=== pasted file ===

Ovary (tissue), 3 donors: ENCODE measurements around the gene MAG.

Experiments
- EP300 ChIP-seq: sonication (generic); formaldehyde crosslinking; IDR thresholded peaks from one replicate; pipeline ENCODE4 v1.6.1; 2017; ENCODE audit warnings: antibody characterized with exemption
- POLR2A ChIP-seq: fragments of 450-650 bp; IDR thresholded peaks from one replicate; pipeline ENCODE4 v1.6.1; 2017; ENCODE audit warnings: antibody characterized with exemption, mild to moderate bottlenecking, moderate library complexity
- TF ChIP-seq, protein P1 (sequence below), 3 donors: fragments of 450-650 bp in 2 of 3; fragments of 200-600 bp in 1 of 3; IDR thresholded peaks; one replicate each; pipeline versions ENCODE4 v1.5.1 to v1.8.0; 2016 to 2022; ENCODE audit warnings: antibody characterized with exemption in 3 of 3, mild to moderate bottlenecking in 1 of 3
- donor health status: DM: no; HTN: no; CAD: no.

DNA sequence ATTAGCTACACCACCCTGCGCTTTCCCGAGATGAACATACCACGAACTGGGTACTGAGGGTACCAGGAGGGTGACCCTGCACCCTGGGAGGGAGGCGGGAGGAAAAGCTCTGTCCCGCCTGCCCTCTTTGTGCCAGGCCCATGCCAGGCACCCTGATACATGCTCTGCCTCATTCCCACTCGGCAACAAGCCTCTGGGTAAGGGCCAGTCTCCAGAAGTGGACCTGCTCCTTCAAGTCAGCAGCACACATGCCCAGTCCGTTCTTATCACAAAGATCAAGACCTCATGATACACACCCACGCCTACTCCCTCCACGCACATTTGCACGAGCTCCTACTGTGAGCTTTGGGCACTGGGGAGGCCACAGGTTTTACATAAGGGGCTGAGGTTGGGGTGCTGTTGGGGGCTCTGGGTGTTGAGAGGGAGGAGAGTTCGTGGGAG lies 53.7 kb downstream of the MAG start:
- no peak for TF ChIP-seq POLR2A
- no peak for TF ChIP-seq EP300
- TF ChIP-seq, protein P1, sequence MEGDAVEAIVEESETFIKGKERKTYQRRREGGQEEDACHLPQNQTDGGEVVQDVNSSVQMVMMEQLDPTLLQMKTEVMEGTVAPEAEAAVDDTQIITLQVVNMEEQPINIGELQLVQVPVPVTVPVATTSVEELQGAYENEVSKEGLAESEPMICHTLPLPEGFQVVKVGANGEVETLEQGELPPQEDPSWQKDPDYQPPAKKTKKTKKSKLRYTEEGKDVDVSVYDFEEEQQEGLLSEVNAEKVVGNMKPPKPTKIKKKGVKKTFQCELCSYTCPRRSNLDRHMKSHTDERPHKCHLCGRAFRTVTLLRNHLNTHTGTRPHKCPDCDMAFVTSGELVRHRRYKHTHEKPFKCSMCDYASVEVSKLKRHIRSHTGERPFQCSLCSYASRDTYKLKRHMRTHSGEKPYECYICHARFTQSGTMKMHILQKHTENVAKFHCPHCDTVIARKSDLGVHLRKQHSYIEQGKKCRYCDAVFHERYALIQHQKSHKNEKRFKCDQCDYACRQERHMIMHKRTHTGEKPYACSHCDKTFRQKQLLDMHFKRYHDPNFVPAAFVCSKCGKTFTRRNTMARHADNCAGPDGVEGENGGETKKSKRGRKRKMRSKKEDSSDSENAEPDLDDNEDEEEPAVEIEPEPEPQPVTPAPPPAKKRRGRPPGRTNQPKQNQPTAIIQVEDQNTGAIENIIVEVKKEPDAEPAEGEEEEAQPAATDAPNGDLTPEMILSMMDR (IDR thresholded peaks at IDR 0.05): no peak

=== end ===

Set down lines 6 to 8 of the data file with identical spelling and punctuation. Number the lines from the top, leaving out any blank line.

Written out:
- donor health status: DM: no; HTN: no; CAD: no.

DNA sequence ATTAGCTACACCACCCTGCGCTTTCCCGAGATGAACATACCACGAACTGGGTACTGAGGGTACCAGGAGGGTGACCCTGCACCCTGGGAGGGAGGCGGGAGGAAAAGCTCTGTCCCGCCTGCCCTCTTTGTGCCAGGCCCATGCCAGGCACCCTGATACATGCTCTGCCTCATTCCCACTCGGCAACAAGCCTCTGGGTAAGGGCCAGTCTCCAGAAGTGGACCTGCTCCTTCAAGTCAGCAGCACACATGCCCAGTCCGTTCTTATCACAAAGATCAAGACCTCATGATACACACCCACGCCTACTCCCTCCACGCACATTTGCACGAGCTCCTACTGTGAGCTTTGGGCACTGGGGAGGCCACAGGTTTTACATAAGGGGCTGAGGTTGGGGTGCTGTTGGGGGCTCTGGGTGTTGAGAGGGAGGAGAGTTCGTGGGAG lies 53.7 kb downstream of the MAG start:
- no peak for TF ChIP-seq POLR2A